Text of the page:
David Crosby – ‘Here If You Listen’ (2018)

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Feature photo: Henry Diltz/Courtesy of the artist

Perhaps the most under-reported story in rock these days is the remarkable comeback of two-time Rock and Roll Hall of Fame inductee David Crosby. Yeah sure, it’s been making the rounds in music news outlets and even in mainstream journalism, but merely noting that a 60s and 70s icon who made three solo records as a young guy in the 20th century and later made four as a septuagenarian hardly portrays how truly remarkable this late-career revival is. These records are all solid efforts, a refreshing return to time-tested values in crafting music.

That fourth album Here If You Listen continues the roll, but Crosby doesn’t take the easy way out and merely repeat the same winning recipe. In many ways, Here If You Listen is David Crosby’s most direct link back to his 1971 masterpiece, If I Can Only Remember My Name. While Crosby’s eloquent and poetic songwriting had always been a crucial part of his projects, sometimes there was also the jazz changes, the musicianship of the session players and the pure, effortless vocal of Crosby himself to marvel at as well. With Here, he comes full circle back to the thing that made If I Can Only Remember My Name such an immense pleasure: those gorgeous harmonies.

Snarky Puppy linchpin Michael League lent a light production touch to Lighthouse, a song cycle that featured Crosby’s stacked vocals backed by his acoustic guitar and some unobtrusive accouterments provided by League. It was commendable that Crosby put himself in the hands of a someone from a later generation and cut from a different cloth who coaxed the ol’ veteran out of his comfort zone, making that 2016 release a notable entry in this rapidly expanding discography. After the fully produced Sky Trails (2017), Crosby turned again to League but with a new twist.

As before, League dispenses with drums and keeps the instruments in the backdrop, which makes this a very intimate record. Now though, the sonic footprint is altered and enriched by David Crosby sharing vocals (and songwriting credits) full time on a near-equal basis with singer-songwriters Michelle Willis and Becca Stevens, with League filling in nearly every remaining chore. The three were first heard harmonizing together on Lighthouse‘s last track “By the Light of a Common Day,” and the chemistry was honed during the Sky Trails tour.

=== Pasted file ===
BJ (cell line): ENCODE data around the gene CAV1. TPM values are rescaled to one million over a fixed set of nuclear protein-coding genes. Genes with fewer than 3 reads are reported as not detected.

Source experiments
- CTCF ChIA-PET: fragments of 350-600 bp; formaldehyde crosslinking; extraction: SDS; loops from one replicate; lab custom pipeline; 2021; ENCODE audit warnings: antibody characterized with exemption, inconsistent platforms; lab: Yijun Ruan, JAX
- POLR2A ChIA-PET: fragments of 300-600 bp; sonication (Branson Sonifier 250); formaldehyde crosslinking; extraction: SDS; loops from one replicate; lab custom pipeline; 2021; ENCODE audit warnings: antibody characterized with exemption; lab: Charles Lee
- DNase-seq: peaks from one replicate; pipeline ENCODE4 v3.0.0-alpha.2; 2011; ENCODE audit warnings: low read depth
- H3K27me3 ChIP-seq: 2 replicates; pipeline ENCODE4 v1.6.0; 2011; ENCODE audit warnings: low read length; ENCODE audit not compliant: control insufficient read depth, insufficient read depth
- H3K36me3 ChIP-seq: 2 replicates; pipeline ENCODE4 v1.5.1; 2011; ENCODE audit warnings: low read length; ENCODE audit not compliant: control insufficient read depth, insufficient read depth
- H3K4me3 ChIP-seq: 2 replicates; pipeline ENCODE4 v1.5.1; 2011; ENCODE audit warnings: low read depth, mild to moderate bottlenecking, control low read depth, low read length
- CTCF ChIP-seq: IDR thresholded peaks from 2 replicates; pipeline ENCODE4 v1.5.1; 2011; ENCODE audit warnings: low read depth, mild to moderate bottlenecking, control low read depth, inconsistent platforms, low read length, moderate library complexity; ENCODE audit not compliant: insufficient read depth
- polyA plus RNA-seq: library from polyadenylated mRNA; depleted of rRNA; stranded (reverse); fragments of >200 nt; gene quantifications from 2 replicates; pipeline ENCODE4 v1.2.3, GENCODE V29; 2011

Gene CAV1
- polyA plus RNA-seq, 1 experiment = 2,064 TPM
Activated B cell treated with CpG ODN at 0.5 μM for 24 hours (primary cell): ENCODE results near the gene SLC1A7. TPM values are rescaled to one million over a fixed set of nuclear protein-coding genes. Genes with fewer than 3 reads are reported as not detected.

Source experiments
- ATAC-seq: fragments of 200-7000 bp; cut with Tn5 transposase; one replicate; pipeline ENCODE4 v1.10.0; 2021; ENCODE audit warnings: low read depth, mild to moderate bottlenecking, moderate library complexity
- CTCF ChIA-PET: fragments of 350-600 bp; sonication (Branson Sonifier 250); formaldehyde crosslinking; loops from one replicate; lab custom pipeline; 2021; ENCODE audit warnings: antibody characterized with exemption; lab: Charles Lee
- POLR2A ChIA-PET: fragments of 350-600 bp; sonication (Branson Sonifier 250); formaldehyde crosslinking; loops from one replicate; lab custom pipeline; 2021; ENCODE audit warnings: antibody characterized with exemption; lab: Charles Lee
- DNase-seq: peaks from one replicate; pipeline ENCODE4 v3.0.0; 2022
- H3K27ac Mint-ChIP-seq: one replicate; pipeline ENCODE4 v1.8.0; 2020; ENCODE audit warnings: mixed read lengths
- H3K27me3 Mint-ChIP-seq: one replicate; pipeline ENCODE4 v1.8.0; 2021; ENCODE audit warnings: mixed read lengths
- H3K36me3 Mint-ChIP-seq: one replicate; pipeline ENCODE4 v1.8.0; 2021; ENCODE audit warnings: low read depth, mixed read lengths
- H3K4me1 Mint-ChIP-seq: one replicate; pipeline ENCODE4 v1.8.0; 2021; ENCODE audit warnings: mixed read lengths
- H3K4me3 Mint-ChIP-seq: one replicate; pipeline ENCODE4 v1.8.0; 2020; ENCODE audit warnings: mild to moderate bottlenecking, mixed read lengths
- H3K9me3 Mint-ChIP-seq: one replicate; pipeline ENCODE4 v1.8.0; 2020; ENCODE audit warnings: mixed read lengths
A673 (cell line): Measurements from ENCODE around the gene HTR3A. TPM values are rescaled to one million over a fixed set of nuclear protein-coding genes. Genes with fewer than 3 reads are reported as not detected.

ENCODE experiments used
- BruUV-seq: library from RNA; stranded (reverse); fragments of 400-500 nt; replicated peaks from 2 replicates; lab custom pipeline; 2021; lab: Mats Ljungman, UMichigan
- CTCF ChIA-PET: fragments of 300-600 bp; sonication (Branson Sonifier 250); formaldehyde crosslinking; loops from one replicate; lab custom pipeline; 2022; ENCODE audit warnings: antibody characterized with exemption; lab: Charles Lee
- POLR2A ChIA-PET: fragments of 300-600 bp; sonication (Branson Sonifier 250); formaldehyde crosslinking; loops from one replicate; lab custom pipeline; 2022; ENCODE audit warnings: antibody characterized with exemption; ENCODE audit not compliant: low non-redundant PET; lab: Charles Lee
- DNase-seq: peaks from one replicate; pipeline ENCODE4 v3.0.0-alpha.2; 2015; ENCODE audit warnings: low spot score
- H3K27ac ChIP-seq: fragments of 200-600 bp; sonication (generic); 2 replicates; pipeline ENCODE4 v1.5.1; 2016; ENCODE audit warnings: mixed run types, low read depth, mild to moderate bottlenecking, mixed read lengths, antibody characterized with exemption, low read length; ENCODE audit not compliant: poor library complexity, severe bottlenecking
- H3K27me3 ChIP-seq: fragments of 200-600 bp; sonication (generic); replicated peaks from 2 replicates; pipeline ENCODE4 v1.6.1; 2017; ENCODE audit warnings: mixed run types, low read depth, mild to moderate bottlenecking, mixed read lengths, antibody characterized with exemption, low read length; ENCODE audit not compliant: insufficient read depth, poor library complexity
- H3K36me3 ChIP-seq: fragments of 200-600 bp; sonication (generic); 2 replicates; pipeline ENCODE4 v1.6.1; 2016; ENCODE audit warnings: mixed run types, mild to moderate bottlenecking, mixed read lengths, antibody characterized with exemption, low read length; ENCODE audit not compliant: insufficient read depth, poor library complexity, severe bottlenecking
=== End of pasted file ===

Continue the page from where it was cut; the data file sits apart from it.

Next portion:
Croz trades verses with Stevens and Willis on “Glory,” set against a backdrop of minimal instrumentation and richly blended voices. Stevens’ baritone guitar shows up to give “Vagrants of Venice” an edgy undercurrent, and Crosby’s double-tracked vocal is cast opposite Stevens and Willis, converging together beautifully to finish stanzas.

League’s touch behind the glass shows a creative, unconventional approach that’s earned him the notice he’s brought to Snarky Puppy, using it to enhance David Crosby’s style, not supplant it. “1967” initially sounds like a demo from 1967, until League allows in a rich cascade of voices in this lyric-less song that demands your headphones. “Balanced On A Pin” likewise begins barren with spectral timbres discreetly seeping in. And it might be hard to go past that lush harmony vocals, but there’s some tasty rhythm guitars backing “I Am No Artist.” Willis lends her pen as well as a sly Fender Rhodes to the sassy slab of soul that is “Janet.”

Crosby’s trademark frankness in his lyrics are here, too, as he muses about his own mortality on “Your Own Ride,” singing, “I’ve been thinking about dying/How to do it well/How to stand up and face it/Or just lie where I fell.” The album concludes with the only cover: “Woodstock” splits the difference between CSN’s version and Joni Mitchell’s original, pulling in the best elements of both.

While nearly all of his contemporaries have either flamed out or ambled off into the sunset, David Crosby keeps charging toward the sunrise. This music is a hell of a drug.

S. Victor Aaron

S. Victor Aaron

S. Victor Aaron is an SQL demon for a Fortune 100 company by day, music opinion-maker at night. His musings are strewn out across the interwebs on jazz.com, AllAboutJazz.com, a football discussion board and some inchoate customer reviews of records from the late 1990s on Amazon under a pseudonym that will never be revealed. E-mail him at [email protected] .com or follow him on Twitter at https://twitter.com/SVictorAaron
S. Victor Aaron
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